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Pop culture obsessives writing for the pop culture obsessed.

Onrush is a chaotic, high-speed racing game that isn’t a racing game at all

Illustration for article titled Onrush is a chaotic, high-speed racing game that isn’t a racing game at all
Screenshot: Onrush (Deep Silver)

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It’s been a damn long time since I got sucked into a racing game that didn’t have Mario Kart in the title. Onrush, an inventive new racer from veterans of Sony’s MotorStorm series, is making a decent go at it, though. With a focus on nothing but speed and mayhem on tracks that have no real beginning or end, it’s a racing game that isn’t at all about racing.

The better comparison might actually be something like Overwatch, a first-person shooter where killing isn’t as important as playing as a team to achieve some other goal. Similarly, in Onrush, you’re not trying to do everything you can to weave your way into first place. There are no standings or laps or finish lines at all, actually. Instead, you’re teaming up with a handful of other racers, each picking from a number of vehicle classes of different sizes and utilities, to outscore your opponents in a few different high-speed events. One is purely about doing tricks—flying off ramps, crashing through tiny “fodder” vehicles that populate the track, etc.—to build up your speed-boost meter and burn through it for points. Another is all about running opponents off the road, awarding victory to the team with the last person standing. The two best modes, though, ingeniously funnel all the players toward the same confined spaces, whether they be an unending series of narrow checkpoints you’re all trying to hit or a moving king of the hill-style zone both teams are fighting to capture. These game types purposefully corral all the players and the tiny AI fodder cars into one giant roving mass of explosions and death, with cars flying between the tracks’ wide, multitiered pathways and all slamming together like the unfortunate Hot Wheels collection of an especially violent little kid. If you fall too far behind the pack, dully thrumming along while all the action keeps pulling farther away, the game will mercifully lift you up and teleport you back into the thick of it. It knows chaos and speed is what you’re here for, and it’s very willing to give it to you.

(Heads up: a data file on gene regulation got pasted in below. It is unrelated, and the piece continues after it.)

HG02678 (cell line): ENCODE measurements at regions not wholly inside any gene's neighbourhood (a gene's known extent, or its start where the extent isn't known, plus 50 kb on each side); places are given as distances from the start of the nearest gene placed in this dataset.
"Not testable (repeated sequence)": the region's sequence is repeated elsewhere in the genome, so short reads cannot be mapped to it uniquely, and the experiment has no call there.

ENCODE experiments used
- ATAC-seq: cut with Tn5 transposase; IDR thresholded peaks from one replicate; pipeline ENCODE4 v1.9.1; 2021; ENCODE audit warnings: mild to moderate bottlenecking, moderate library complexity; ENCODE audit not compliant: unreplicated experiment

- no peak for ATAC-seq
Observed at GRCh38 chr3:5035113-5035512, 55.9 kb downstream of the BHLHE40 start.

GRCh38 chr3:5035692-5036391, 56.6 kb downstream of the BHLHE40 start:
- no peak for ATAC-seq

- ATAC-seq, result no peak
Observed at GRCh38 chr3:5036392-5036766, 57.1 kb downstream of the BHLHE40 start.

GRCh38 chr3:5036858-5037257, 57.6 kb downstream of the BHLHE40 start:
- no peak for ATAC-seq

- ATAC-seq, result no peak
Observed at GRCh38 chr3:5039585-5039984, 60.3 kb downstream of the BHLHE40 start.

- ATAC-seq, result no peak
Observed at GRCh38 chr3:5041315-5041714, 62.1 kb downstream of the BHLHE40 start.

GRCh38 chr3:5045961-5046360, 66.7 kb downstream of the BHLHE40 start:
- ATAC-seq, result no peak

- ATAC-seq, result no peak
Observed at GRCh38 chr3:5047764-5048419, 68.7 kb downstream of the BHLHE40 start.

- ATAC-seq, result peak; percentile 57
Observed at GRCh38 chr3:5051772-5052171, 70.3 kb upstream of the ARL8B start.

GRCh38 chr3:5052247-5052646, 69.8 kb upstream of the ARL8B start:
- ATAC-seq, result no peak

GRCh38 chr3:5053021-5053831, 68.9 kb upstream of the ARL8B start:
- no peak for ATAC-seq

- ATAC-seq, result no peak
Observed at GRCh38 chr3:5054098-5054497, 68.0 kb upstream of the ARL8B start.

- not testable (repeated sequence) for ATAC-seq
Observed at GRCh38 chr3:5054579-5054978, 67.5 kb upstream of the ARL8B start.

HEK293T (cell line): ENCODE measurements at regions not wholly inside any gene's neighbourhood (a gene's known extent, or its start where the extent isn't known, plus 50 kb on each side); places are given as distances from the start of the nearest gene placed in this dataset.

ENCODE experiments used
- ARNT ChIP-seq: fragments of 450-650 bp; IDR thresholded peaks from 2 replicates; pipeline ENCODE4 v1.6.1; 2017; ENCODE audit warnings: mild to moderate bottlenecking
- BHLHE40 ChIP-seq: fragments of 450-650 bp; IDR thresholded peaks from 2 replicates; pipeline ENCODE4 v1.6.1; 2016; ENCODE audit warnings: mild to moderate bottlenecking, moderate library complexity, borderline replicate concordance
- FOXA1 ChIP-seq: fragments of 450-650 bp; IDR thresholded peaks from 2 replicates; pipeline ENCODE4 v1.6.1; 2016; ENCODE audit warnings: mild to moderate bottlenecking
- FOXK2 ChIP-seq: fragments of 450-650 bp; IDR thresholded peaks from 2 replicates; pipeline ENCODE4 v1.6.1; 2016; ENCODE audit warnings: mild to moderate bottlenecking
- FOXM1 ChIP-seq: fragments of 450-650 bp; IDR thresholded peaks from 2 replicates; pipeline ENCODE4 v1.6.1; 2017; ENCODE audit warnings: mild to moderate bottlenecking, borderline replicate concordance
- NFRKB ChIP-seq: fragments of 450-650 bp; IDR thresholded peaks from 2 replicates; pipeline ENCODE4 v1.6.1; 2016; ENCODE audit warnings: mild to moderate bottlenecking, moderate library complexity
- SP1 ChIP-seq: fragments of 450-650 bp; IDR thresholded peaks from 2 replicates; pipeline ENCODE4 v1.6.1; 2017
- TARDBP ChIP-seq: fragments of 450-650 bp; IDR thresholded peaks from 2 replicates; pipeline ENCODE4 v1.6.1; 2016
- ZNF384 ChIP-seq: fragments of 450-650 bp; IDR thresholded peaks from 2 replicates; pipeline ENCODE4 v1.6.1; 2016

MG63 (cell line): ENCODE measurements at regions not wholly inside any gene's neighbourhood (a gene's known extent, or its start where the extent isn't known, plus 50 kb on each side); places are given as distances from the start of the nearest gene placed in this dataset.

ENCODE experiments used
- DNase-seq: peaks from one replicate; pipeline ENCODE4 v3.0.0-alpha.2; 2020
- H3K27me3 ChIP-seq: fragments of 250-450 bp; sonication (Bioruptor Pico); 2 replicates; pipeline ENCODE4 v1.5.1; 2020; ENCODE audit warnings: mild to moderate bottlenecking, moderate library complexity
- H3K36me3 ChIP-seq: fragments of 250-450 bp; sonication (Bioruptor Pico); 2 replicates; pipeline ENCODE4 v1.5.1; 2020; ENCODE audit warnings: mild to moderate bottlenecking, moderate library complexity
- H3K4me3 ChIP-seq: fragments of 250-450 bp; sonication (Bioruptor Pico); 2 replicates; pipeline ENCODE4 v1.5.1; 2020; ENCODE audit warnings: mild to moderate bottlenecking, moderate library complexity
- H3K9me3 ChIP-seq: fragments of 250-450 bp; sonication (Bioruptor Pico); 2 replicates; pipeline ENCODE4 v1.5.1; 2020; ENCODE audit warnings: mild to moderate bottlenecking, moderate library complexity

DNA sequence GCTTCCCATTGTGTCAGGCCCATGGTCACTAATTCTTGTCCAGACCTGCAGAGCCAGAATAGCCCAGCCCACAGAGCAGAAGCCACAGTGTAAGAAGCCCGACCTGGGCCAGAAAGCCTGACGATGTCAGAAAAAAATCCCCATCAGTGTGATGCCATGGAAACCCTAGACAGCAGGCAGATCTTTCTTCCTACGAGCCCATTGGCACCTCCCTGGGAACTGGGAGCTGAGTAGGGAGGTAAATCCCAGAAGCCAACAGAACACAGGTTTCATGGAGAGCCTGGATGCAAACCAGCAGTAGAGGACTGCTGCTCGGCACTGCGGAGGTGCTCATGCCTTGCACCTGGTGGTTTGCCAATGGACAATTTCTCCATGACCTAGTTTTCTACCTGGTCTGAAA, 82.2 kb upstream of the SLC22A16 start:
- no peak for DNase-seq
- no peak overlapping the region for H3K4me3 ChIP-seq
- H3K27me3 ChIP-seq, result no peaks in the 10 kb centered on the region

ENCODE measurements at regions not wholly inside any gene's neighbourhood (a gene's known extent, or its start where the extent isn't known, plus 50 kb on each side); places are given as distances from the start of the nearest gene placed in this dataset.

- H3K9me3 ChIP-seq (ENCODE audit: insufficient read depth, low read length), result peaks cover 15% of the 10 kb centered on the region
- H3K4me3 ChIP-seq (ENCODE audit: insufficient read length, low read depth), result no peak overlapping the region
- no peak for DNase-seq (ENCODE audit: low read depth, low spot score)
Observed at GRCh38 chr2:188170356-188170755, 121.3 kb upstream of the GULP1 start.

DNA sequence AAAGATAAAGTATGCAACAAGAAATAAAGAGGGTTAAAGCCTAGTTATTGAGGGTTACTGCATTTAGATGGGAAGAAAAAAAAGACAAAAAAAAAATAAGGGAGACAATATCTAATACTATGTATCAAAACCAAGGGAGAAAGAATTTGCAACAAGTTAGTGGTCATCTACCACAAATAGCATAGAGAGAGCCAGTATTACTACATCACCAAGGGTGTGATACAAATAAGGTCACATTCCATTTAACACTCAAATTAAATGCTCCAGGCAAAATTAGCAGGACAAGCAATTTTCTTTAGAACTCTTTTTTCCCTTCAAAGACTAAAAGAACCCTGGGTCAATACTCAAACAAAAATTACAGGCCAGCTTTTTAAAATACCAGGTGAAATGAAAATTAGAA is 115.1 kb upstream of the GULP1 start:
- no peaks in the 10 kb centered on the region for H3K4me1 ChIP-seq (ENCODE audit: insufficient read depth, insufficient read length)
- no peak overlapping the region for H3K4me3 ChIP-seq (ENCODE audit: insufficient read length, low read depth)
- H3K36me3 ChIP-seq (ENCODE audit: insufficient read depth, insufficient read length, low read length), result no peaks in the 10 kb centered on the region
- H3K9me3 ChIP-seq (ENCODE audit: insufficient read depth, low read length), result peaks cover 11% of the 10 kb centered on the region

My biggest issue with the game, though, is its inconsistency. I’ve played for several hours already and I still don’t have a handle on what kind of collision I can shrug off and what’ll wreck my car in an instant. One second I’ll be battering an opponent and leaving little more than a scratch; the next, I’m turned into a tumbling heap after my back tire grazes a decrepit big rig that’s in the middle of the track for no reason. Those illogical crashes happen constantly, and they never start to feel any less irritating, especially because wiping out takes you out of the action for several seconds that feel like an eternity. The waiting is essential to the way the game is designed—every second you’re not on the track, you’re not contributing to your team’s score, and failure, whether by your own hand or an enemy’s, should come with some sort of punishment—but when they’re so often the result of wrecking after barely making contact with a jutting corner of some unforeseeable obstacle, those several seconds are just the perfect amount of time for you to sit and stew over just how unfair it all feels. But then a few seconds later, you’re back in the game, caught up in all the beautiful chaos and forgetting about those slights.

The thing about Onrush that might be a bigger sticking point for most people is the price tag. For a game that’s not much more than a skeleton of four multiplayer modes tied together by a relatively generous but too-familiar drip feed of experience points and loot boxes, it’s a pretty big ask at $60. Going back to the Overwatch comparison, Blizzard’s hit was asking players to invest in a similarly slight package, but it proved to have enough polish, tactical depth, and character variety to keep it feeling fresh even after dozens of hours. Onrush has a novel, fun core, but as far as I can tell, there’s not enough going on under the hood—no real need for synergy between car classes, barely any opportunities for teamwork, the slightest bit of strategy to picking classes and timing the deployment of your ultimate ability—to warrant sticking around, let alone plunking down that much cash.